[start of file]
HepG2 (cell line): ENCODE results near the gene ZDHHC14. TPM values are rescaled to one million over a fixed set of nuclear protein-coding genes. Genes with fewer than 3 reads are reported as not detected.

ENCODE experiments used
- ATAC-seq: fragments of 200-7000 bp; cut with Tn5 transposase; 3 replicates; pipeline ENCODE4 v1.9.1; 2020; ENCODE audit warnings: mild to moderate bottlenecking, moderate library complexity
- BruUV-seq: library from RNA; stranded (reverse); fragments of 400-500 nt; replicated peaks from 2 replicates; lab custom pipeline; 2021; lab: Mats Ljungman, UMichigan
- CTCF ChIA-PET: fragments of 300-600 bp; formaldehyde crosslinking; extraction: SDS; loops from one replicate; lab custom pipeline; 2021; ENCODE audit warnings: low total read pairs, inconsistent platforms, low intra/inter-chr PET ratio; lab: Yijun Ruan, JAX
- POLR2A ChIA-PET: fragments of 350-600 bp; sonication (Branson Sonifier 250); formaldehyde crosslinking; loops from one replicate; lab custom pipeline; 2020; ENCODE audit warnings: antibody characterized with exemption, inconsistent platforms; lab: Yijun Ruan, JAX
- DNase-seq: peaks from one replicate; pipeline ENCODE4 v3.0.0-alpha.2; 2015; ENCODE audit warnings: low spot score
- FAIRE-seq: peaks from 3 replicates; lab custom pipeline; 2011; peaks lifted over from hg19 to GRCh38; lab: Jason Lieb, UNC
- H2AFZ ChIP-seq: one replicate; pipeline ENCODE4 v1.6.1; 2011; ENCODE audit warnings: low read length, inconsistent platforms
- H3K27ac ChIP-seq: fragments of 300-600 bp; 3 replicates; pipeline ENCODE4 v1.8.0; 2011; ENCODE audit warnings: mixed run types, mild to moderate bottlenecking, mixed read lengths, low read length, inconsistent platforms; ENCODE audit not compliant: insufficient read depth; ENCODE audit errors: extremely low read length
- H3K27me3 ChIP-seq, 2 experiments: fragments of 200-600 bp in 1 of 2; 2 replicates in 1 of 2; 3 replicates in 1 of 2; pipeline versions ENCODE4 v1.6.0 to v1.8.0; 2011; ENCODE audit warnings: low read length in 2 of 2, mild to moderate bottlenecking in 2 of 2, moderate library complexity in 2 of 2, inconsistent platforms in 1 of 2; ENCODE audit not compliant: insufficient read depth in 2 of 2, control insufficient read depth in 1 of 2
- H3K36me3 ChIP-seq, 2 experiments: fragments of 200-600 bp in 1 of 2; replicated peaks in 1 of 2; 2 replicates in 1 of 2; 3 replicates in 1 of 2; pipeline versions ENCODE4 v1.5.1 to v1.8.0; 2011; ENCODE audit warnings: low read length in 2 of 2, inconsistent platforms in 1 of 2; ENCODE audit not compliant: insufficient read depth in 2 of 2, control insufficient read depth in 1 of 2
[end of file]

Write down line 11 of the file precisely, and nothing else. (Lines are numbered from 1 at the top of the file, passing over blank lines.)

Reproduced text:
- H3K27me3 ChIP-seq, 2 experiments: fragments of 200-600 bp in 1 of 2; 2 replicates in 1 of 2; 3 replicates in 1 of 2; pipeline versions ENCODE4 v1.6.0 to v1.8.0; 2011; ENCODE audit warnings: low read length in 2 of 2, mild to moderate bottlenecking in 2 of 2, moderate library complexity in 2 of 2, inconsistent platforms in 1 of 2; ENCODE audit not compliant: insufficient read depth in 2 of 2, control insufficient read depth in 1 of 2